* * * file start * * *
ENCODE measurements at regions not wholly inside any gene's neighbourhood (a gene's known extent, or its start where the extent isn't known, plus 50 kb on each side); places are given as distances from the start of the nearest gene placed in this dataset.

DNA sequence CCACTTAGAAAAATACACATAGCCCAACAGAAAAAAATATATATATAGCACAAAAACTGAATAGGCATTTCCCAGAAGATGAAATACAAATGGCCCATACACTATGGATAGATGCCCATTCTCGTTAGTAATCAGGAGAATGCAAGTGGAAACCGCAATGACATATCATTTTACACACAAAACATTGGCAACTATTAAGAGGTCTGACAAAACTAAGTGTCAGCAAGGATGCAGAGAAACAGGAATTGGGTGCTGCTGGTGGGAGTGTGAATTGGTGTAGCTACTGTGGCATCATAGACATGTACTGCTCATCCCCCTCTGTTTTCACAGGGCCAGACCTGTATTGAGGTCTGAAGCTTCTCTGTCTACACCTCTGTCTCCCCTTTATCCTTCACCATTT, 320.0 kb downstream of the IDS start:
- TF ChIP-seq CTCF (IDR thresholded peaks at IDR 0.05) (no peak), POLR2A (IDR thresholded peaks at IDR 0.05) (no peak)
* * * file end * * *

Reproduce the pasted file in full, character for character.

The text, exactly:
ENCODE measurements at regions not wholly inside any gene's neighbourhood (a gene's known extent, or its start where the extent isn't known, plus 50 kb on each side); places are given as distances from the start of the nearest gene placed in this dataset.

DNA sequence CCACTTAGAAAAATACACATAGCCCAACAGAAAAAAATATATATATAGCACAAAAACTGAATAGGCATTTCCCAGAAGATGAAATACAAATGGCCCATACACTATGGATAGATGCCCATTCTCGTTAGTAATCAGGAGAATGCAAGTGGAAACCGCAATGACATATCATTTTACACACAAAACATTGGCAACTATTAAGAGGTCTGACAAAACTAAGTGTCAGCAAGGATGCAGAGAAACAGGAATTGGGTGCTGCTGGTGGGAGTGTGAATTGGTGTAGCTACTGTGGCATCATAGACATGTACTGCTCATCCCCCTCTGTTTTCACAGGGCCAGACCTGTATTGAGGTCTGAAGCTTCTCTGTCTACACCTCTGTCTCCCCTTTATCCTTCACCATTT, 320.0 kb downstream of the IDS start:
- TF ChIP-seq CTCF (IDR thresholded peaks at IDR 0.05) (no peak), POLR2A (IDR thresholded peaks at IDR 0.05) (no peak)